At some stage, most great ideas are no longer great. John M McKee makes the case that the same thing holds true for organizations and he uses Sony to make the case.
Are you old enough to remember Japan's Sony Corporation?
You may be too young to know, but once upon a time it was great! They made wonderful products, they invented the future creating things we didn't even know we wanted. Their products came with bragging rights, as in: "Well, I'm the kind of individual who only buys the best - so I got a Sony..."
It was kind of the opposite of what it is now. Back then:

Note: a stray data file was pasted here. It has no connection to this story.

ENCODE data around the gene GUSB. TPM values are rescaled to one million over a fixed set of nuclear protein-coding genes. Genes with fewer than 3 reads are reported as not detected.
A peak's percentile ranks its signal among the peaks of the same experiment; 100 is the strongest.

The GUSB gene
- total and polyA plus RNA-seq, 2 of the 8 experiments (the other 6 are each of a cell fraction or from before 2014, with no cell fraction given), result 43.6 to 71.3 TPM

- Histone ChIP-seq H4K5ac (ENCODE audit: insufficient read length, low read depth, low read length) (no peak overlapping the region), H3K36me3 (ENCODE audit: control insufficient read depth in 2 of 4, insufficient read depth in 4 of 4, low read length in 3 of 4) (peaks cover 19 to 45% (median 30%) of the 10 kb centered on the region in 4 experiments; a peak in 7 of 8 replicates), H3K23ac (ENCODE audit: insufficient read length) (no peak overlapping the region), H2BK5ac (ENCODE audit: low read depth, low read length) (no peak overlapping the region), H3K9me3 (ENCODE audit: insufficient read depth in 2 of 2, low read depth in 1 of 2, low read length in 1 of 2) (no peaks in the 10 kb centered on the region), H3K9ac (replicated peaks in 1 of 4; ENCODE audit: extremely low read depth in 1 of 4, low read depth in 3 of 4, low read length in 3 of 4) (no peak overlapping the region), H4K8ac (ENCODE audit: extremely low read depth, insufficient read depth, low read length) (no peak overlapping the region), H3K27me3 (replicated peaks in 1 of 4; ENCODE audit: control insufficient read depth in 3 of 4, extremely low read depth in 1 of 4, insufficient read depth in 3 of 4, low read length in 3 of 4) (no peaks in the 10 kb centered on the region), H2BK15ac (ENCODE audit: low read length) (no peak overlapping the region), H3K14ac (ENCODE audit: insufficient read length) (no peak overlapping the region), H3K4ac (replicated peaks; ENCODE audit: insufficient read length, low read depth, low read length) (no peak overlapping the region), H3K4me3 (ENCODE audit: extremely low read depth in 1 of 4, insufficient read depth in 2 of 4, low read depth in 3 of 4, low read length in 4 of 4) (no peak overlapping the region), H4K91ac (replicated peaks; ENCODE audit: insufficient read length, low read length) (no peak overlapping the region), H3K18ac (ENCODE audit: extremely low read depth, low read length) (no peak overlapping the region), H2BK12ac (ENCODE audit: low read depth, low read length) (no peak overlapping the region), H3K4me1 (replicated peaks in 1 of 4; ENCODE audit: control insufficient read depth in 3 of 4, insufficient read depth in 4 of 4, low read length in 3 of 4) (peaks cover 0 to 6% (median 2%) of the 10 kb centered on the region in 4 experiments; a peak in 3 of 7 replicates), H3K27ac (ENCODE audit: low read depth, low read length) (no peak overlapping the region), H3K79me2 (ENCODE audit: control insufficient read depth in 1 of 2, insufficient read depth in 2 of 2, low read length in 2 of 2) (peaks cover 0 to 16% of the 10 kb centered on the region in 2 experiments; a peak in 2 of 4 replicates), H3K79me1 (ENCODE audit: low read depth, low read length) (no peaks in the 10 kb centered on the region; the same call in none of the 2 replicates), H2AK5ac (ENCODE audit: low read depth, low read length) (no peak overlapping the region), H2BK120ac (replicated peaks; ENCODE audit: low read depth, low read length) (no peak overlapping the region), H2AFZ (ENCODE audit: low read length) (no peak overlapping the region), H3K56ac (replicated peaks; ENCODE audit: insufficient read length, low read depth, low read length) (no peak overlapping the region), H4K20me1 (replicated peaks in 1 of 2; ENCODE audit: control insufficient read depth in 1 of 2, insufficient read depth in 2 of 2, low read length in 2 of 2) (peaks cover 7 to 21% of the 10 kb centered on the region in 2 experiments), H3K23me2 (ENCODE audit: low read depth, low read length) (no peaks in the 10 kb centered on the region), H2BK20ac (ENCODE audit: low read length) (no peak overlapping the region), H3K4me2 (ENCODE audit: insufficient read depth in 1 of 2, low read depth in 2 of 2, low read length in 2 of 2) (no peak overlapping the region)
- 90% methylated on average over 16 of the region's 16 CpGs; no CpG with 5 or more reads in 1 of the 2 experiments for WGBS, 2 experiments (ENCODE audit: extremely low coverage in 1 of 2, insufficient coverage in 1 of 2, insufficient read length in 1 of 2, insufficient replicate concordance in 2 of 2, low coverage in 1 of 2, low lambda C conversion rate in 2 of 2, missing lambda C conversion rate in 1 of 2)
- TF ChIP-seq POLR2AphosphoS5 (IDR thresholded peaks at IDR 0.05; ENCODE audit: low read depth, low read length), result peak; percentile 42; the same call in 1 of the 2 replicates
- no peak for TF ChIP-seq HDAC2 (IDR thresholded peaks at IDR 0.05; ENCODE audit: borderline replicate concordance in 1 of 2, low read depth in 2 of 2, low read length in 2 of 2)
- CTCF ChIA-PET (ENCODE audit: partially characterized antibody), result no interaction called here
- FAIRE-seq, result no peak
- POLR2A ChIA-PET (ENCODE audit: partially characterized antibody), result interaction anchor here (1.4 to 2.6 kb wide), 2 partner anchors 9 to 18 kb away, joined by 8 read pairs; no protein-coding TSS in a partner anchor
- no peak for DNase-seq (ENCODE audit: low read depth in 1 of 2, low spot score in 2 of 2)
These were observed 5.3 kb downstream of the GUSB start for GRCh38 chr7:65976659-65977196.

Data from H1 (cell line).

- The company's leadership was clear-headed and directional. Using a company "Founding Prospectus" they were focused on creating a company where, "engineers (and others) could work to their hearts' content in full consciousness of their joy in technology and their social obligation..."
- The value proposition was apparent and strong: Regardless of what product you purchased, you knew you were getting the best, even though it cost more than the other brands.
- Societal awareness was considered a valuable asset. The founder saw trends long before the rest of the world did and he helped his teams to become aware so they could lead (not follow) others with whom they competed.
- They created beautiful products. Although they cost more than products that did similar functions, those who could afford a Sony product didn't mind because it was so attractive it was worth the extra money.